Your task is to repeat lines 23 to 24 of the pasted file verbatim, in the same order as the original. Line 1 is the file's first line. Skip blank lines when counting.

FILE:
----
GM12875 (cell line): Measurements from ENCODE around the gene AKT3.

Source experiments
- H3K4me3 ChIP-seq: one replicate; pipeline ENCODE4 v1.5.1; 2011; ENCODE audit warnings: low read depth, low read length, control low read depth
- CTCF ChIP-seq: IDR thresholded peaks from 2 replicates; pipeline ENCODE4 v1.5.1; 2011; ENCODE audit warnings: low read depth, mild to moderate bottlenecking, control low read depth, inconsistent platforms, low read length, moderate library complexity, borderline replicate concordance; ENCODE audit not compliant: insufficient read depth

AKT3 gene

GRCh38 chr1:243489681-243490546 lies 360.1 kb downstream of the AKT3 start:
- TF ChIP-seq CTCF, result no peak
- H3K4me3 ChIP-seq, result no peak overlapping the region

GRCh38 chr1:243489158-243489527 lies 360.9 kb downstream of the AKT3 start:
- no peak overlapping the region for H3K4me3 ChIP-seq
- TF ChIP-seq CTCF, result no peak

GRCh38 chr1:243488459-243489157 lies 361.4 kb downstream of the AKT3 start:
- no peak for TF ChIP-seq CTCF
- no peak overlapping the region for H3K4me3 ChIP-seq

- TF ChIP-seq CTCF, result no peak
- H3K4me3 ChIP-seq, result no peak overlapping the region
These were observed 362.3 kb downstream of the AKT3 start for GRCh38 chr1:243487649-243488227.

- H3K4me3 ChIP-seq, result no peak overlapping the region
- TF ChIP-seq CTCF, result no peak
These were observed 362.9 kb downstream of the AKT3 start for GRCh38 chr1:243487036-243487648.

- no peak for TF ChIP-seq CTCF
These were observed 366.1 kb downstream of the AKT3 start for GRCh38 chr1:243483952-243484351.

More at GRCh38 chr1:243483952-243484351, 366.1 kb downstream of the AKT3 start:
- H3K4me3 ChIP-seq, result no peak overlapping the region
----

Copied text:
More at GRCh38 chr1:243483952-243484351, 366.1 kb downstream of the AKT3 start:
- H3K4me3 ChIP-seq, result no peak overlapping the region